. By way of contrast the temperature of the aqueous coagulating bath was first raised to 25 C., no other change in conditions being made. The resulting thread accepted the 2% times stretch between G-land (3-2 but immediately broke on being led through the hot water bath. The thread which was delivered from 6-2 was brittle after it had been washed and dried and could not be used for textile purposes. The temerature of the aqueous coagulating bath was now raised to 48 C. while still maintaining all other operating conditions the same. The resulting thread broke instantly between G1 and 6-2. The thread which was coagulated at 3 C. was clear on issuing from the coagulating bath, whereas that coagulated at 25 C. was semiopaque. The thread coagulated at 48 C. was opaque and cheesy.

The thread obtained by coagulating in water at 3 C., after washing and drying, had a denier of 155. It had a dry tenacity of 3.31 grams per It will be understood, of course, by those skilled in the art that my invention is notlimited to the specific polymerization products and solutions thereof shown in the above illustrative examples nor to the specific conditions therein given by way of illustration. Thus, instead of the particular copolymers employed in Examples 3 to 7, inclusive, I may use any other thermoplastic co-. polymers of a major proportion of acrylonitrile and a minor proportion of another monomer or monomers, numerous examples of which latter have been given hereinbefore. Additional examples of other monomers which may be ccpolymerized with acrylonitrile in proportions such as previously have been given to obtain thermoplastic copolymers that may be used in practicing the invention claimed in the instant application and, also, the invention claimed in my aforementioned copending application are al lyl, methallyl and other unsaturated monohydric alcohol esters of monobasic acids, e. g., allyl and V methallyl acetates, laurates, cyanides, etc. Likedenier with an elongation of 18%. While-in the stretched, water-swollen or aquagel state some of the thread was dyed on a spool by circulatin 9:40" C. dye bath containing an aqueous dispersion of 0.666 gram per liter of an acetate blue dye, more particularly l,4,5,8-tetraminoanthraquinone, in contact with the thread for 3 hours. A small quantity of highly sulfonated castor oil was used in producing the aqueous dye dispersion. The thread was dyed a satisfactory depth or shade of blue by the treatment. The thread.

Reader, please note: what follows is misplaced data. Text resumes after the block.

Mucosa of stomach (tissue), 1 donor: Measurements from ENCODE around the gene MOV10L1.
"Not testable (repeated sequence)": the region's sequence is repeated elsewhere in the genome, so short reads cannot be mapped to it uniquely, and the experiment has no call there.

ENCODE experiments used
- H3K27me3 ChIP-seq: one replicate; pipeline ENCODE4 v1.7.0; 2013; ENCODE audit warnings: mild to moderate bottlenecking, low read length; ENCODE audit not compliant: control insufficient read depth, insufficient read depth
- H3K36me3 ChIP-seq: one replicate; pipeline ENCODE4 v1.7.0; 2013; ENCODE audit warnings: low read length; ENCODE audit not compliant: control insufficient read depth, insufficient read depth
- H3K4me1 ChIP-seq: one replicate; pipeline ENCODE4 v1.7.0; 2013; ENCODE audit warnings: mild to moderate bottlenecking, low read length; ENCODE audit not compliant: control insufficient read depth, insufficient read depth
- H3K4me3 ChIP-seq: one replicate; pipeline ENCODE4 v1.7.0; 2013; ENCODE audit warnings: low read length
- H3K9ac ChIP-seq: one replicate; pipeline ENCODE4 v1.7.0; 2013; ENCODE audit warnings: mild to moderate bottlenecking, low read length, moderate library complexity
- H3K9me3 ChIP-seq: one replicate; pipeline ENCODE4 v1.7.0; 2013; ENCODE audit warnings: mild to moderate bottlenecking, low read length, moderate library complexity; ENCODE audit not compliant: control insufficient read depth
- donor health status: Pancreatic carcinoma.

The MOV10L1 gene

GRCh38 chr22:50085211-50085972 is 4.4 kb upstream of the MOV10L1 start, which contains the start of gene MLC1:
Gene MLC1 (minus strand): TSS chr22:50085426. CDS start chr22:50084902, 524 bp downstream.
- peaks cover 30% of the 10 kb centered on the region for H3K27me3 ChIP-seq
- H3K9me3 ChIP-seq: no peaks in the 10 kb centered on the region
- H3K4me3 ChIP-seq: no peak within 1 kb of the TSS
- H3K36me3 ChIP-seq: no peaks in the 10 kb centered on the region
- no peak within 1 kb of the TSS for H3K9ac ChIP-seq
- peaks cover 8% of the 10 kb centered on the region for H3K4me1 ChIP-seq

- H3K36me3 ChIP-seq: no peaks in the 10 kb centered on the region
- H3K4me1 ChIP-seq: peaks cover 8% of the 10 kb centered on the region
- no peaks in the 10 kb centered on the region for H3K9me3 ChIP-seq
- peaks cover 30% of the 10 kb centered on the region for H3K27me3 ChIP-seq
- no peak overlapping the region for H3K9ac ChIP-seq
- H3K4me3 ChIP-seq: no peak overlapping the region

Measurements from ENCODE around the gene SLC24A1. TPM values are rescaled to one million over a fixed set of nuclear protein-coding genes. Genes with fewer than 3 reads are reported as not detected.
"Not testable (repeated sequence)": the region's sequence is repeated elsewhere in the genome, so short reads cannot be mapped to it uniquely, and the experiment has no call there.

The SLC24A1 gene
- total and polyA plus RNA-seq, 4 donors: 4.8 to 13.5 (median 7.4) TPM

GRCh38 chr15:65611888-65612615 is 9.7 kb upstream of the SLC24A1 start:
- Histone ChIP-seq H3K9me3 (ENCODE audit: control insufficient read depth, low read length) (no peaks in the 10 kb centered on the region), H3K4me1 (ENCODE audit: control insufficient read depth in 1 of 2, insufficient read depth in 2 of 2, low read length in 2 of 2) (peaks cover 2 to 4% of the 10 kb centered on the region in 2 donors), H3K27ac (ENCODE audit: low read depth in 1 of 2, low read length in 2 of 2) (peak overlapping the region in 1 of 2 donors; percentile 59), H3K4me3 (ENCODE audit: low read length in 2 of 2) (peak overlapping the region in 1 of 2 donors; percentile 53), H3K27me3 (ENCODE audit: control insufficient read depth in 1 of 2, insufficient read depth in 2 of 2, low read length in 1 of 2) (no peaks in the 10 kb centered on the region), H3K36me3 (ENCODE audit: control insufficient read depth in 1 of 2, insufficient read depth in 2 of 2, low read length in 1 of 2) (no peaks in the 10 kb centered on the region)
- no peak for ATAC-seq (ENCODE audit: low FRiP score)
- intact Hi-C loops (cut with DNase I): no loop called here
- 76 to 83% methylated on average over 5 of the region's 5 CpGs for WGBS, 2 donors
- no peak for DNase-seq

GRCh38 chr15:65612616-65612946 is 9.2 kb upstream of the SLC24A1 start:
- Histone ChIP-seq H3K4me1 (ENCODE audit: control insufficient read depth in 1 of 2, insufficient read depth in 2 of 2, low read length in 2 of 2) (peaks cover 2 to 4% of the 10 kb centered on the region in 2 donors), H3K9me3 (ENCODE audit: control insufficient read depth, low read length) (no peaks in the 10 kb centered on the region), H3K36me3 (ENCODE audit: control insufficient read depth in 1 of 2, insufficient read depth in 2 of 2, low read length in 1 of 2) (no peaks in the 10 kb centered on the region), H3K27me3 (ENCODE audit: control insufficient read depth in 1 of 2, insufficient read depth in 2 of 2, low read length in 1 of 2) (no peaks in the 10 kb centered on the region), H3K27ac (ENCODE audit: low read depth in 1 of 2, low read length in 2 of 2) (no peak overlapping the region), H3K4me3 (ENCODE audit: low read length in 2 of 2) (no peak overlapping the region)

was then treated with an aqueous dispersion of a reaction product of ethylene oxide and octadecyl guanidine, after which it was dried and ring twisted ten turns per inch. The twisted yarn was soft and flexible with no stuck, filaments. 1